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Grizzly Falls


Grizzly Falls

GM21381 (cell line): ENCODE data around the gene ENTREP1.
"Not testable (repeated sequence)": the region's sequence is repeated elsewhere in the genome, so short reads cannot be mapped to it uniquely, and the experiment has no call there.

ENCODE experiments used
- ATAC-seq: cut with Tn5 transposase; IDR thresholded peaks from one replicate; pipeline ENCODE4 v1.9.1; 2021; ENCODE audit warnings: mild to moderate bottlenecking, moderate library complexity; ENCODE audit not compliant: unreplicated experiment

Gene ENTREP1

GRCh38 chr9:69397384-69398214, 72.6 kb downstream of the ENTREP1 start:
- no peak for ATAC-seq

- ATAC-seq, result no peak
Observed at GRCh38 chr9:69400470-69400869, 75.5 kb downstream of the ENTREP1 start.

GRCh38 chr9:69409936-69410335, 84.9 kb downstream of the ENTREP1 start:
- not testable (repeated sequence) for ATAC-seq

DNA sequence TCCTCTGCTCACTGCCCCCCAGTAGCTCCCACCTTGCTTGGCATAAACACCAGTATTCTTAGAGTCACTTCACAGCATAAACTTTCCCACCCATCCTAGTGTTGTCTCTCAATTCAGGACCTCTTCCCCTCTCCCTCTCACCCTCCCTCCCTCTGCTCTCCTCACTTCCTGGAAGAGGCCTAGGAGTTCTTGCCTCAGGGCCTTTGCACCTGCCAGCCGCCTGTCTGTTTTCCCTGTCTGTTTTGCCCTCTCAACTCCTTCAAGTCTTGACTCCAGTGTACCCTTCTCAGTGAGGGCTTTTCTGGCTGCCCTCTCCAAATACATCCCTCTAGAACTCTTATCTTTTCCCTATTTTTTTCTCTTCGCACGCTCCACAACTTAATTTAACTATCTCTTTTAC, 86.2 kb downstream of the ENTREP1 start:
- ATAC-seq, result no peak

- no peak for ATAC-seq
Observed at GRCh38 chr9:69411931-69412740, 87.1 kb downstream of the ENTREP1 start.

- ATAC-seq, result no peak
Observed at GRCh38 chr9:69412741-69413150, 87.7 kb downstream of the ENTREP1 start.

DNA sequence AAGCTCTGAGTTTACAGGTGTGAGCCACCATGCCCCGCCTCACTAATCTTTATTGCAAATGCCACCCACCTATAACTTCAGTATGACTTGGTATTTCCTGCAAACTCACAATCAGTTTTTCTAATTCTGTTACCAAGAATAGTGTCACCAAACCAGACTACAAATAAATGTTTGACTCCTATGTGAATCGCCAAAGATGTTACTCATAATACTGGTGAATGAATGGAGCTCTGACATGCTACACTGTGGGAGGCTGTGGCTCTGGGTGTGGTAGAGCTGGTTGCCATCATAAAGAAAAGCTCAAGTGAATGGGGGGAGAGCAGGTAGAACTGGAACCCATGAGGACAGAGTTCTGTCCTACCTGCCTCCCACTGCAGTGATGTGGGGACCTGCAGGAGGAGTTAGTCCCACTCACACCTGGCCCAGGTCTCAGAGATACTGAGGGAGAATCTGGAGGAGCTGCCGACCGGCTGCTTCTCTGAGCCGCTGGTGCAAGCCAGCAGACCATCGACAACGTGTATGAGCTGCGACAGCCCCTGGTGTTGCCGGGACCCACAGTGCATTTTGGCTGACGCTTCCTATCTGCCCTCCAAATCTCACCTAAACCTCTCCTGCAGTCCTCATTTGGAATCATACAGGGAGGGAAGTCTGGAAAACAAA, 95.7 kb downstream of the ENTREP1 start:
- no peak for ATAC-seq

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A boy and his bear. Family entertainment doesn't get much simpler—or more banal and predictable—than Grizzly Falls, a survivalist adventure distinguished only by its taste for blood, which is bound to traumatize the poor kids expecting something closer to Lassie than Straw Dogs. Perhaps that was to be expected from the producer-screenwriter team behind Prom Night IV: Deliver Us From Evil, but the film's maulings, snapped bones, and shootouts undermine its forced wholesome air. A slumming Richard Harris is carted out for the framing story, in which he tells his grandchildren about his boyhood encounters with a grizzly bear in the Canadian Rockies. After his saintly mother dies (from that most saintly of period-movie afflictions, consumption), the young Harris—played by the bowl-cut Daniel Clark—goes on a hunting expedition with long-absent father Bryan Brown, an Indian (Tom Jackson), and a few saloon ruffians. But when the hunters capture a pair of grizzly cubs, their preternaturally intelligent mother retaliates by creeping into their camp and abducting the sleeping boy. From there, Grizzly Falls plays out in auto-pilot, cutting between Clark's budding friendship with the bear and Brown's nobly determined efforts to track them down. Some of its clichés are unintentionally funny, especially the wise and nature-savvy Indian character, who at one point scoops up a handful of grubs and determines (from what? cooling bear saliva?) that the grizzly was there about an hour before. But whatever mild pleasures can be drawn from the well-trained animal actors and the pretty Alberta scenery are negated by a lot of gratuitous violence and ugliness. The only children who could sit through Grizzly Falls without crying are probably too jaded to seek it out.